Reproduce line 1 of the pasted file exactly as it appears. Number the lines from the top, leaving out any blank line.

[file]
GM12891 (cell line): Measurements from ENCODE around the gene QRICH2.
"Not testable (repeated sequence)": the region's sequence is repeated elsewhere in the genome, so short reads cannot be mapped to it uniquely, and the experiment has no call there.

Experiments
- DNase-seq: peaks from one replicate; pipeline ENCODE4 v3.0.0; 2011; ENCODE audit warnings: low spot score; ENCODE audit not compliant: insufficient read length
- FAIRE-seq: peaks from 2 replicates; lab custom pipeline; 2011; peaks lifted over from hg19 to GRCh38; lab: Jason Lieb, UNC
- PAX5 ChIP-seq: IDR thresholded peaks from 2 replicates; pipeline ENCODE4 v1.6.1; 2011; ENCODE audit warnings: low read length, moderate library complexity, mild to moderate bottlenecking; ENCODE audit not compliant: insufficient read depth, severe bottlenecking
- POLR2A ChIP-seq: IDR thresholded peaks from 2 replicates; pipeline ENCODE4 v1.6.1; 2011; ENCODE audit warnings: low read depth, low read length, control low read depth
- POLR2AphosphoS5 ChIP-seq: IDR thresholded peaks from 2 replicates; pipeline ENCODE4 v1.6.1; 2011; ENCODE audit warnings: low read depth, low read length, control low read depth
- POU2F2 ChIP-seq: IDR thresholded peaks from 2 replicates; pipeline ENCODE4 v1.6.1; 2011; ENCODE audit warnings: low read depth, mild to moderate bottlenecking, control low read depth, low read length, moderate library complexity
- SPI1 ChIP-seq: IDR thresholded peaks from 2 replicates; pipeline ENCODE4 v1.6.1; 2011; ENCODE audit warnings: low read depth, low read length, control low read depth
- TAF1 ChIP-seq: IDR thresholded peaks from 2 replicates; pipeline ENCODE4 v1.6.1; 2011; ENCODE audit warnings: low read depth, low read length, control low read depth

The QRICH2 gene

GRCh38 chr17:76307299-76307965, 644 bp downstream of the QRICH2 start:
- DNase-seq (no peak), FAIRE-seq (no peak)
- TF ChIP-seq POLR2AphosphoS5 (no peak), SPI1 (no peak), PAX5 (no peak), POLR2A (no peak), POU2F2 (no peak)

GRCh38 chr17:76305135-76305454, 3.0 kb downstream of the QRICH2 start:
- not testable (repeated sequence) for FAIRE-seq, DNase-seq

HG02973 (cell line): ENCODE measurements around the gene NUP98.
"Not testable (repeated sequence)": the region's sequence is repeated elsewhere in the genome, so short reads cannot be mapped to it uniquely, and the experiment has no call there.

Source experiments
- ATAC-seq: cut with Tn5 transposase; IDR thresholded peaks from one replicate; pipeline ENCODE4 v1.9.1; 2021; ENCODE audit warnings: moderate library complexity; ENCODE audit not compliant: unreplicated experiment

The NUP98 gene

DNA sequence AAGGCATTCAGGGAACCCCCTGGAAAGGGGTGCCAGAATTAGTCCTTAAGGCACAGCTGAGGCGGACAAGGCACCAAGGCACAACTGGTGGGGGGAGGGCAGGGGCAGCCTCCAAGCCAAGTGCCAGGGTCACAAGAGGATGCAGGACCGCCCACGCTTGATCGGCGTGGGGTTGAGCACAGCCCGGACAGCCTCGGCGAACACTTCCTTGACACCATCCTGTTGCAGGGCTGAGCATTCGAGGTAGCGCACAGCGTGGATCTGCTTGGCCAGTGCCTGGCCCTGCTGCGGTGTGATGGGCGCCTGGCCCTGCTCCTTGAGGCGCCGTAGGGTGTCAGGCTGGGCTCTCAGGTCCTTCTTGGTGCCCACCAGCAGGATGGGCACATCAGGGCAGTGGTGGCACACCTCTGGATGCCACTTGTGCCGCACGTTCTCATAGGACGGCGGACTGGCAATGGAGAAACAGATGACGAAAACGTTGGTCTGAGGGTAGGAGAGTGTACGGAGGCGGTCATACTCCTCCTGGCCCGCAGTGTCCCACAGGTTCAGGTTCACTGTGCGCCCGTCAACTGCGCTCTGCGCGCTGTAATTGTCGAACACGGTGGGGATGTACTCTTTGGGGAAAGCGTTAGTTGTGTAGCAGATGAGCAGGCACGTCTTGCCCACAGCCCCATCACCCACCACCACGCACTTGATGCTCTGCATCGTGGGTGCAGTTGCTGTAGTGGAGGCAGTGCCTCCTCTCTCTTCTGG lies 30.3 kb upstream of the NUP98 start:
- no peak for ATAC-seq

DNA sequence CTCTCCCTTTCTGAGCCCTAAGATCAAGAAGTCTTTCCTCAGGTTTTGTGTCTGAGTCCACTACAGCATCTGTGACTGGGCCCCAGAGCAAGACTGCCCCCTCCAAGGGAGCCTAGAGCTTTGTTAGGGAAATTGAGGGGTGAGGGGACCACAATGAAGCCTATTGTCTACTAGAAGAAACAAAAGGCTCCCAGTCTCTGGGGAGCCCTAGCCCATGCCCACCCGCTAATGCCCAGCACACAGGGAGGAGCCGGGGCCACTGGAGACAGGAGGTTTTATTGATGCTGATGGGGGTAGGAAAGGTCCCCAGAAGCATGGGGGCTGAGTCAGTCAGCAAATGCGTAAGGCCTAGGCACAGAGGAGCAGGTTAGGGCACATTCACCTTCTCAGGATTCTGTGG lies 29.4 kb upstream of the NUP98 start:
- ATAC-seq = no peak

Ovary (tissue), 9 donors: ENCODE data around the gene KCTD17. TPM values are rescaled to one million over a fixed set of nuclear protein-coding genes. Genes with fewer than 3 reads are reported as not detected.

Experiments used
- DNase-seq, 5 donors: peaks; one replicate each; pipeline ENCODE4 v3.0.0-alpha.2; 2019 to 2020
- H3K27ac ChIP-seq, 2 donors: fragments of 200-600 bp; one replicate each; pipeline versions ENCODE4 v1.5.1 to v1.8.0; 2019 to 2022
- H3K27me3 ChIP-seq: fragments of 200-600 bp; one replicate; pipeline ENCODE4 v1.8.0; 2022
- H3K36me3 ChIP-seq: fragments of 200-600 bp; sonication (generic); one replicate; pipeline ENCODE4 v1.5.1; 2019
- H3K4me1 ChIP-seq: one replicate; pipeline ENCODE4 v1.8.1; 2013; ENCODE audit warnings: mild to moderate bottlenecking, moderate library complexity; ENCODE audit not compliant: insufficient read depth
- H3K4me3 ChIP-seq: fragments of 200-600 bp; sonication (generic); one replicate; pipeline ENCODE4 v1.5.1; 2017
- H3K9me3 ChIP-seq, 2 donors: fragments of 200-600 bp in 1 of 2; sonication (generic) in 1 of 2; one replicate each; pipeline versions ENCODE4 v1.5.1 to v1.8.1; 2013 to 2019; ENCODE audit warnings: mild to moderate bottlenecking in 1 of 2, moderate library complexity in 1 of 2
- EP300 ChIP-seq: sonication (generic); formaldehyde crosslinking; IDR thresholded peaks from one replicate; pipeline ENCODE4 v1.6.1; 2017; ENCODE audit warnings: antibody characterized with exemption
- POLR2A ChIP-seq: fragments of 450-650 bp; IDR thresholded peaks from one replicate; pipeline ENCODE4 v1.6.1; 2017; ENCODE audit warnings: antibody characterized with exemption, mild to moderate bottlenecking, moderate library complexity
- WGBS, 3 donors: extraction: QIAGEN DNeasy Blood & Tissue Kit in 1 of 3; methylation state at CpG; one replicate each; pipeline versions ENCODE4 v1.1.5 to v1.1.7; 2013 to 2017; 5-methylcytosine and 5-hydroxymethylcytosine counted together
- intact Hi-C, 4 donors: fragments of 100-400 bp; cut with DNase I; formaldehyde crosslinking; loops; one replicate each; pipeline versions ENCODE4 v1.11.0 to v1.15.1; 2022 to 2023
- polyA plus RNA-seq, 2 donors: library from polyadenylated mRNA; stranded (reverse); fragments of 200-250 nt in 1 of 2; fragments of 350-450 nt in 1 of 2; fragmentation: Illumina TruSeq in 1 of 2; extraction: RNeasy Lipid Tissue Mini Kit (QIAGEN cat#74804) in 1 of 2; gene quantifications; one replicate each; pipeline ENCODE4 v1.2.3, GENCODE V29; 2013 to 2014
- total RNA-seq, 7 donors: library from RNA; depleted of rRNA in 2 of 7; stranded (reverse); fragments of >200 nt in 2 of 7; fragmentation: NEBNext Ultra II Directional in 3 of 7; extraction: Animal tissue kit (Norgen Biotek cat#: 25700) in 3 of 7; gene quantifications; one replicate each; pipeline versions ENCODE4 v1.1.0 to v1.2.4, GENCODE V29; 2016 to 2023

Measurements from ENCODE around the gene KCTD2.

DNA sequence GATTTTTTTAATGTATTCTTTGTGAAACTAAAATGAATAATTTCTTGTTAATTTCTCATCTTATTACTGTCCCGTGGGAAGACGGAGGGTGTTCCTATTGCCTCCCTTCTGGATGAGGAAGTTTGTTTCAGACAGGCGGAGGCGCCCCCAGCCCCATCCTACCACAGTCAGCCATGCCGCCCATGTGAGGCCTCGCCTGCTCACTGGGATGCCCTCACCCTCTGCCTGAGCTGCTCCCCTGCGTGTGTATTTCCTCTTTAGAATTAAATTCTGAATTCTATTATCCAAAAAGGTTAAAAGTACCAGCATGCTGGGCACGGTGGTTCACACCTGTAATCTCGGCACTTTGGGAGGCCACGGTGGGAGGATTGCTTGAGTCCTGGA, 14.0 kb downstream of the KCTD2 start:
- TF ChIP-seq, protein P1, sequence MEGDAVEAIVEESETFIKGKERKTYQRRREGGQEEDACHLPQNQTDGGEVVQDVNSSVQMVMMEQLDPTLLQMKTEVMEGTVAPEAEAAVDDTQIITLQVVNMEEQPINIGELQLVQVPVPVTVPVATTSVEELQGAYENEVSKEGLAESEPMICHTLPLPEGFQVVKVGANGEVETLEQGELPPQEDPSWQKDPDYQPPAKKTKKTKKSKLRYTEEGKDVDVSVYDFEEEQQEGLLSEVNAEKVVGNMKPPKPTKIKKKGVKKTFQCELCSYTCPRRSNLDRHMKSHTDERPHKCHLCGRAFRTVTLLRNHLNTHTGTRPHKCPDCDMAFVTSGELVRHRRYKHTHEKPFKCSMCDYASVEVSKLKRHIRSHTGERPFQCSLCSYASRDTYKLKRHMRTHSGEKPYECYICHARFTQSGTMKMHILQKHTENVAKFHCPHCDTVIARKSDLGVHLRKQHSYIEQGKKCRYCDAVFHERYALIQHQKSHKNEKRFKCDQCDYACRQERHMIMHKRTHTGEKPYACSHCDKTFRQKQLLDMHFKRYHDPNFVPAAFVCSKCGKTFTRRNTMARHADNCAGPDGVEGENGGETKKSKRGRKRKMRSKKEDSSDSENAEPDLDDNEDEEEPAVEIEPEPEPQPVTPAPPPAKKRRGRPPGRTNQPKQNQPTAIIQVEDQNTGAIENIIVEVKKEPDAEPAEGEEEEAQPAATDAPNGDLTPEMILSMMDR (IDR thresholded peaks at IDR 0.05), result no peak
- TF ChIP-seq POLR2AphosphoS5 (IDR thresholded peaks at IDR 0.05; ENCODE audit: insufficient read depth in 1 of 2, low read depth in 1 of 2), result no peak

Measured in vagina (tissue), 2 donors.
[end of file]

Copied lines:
GM12891 (cell line): Measurements from ENCODE around the gene QRICH2.